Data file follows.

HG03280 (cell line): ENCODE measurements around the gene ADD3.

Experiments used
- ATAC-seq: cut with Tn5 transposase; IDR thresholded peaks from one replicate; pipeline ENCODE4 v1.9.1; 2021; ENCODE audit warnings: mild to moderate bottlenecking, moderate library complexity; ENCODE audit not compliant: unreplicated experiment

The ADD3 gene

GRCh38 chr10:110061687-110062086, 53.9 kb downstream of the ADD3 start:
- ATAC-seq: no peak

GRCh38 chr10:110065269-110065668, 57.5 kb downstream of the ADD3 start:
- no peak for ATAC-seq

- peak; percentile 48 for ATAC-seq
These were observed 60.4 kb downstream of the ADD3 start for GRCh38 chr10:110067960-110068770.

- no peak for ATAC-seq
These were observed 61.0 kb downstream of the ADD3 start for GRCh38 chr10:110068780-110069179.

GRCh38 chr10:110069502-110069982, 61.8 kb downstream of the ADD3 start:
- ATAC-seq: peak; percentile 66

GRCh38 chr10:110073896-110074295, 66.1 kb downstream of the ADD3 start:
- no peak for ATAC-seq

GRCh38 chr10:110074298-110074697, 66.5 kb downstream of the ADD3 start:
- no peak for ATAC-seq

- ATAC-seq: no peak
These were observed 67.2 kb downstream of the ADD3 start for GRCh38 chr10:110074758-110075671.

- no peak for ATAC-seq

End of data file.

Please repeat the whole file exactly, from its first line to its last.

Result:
HG03280 (cell line): ENCODE measurements around the gene ADD3.

Experiments used
- ATAC-seq: cut with Tn5 transposase; IDR thresholded peaks from one replicate; pipeline ENCODE4 v1.9.1; 2021; ENCODE audit warnings: mild to moderate bottlenecking, moderate library complexity; ENCODE audit not compliant: unreplicated experiment

The ADD3 gene

GRCh38 chr10:110061687-110062086, 53.9 kb downstream of the ADD3 start:
- ATAC-seq: no peak

GRCh38 chr10:110065269-110065668, 57.5 kb downstream of the ADD3 start:
- no peak for ATAC-seq

- peak; percentile 48 for ATAC-seq
These were observed 60.4 kb downstream of the ADD3 start for GRCh38 chr10:110067960-110068770.

- no peak for ATAC-seq
These were observed 61.0 kb downstream of the ADD3 start for GRCh38 chr10:110068780-110069179.

GRCh38 chr10:110069502-110069982, 61.8 kb downstream of the ADD3 start:
- ATAC-seq: peak; percentile 66

GRCh38 chr10:110073896-110074295, 66.1 kb downstream of the ADD3 start:
- no peak for ATAC-seq

GRCh38 chr10:110074298-110074697, 66.5 kb downstream of the ADD3 start:
- no peak for ATAC-seq

- ATAC-seq: no peak
These were observed 67.2 kb downstream of the ADD3 start for GRCh38 chr10:110074758-110075671.

- no peak for ATAC-seq